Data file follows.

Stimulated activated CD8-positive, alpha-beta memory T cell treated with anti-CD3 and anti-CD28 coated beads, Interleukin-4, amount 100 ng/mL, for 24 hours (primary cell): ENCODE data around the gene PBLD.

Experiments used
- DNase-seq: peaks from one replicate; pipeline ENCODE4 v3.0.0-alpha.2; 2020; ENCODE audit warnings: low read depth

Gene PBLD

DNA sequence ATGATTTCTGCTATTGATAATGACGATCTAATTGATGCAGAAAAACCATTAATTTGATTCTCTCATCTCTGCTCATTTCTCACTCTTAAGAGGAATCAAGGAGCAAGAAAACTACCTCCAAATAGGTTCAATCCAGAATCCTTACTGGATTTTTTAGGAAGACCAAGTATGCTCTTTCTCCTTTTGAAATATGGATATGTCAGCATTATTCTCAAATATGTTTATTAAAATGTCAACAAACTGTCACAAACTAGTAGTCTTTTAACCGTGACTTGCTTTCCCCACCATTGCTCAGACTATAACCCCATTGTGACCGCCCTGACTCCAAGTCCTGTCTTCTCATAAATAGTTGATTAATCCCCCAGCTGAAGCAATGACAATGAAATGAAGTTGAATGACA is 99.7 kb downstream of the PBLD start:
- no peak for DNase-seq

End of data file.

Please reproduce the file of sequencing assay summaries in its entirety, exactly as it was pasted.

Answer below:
Stimulated activated CD8-positive, alpha-beta memory T cell treated with anti-CD3 and anti-CD28 coated beads, Interleukin-4, amount 100 ng/mL, for 24 hours (primary cell): ENCODE data around the gene PBLD.

Experiments used
- DNase-seq: peaks from one replicate; pipeline ENCODE4 v3.0.0-alpha.2; 2020; ENCODE audit warnings: low read depth

Gene PBLD

DNA sequence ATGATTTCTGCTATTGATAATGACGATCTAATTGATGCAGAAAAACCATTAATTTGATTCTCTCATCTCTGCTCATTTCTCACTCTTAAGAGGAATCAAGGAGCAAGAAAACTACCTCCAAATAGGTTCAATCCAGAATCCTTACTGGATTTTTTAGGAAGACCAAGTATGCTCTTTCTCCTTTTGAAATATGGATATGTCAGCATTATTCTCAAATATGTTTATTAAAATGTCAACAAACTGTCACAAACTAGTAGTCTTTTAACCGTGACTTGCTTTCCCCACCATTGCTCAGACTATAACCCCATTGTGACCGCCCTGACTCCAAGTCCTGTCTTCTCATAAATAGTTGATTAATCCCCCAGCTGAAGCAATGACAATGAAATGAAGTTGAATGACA is 99.7 kb downstream of the PBLD start:
- no peak for DNase-seq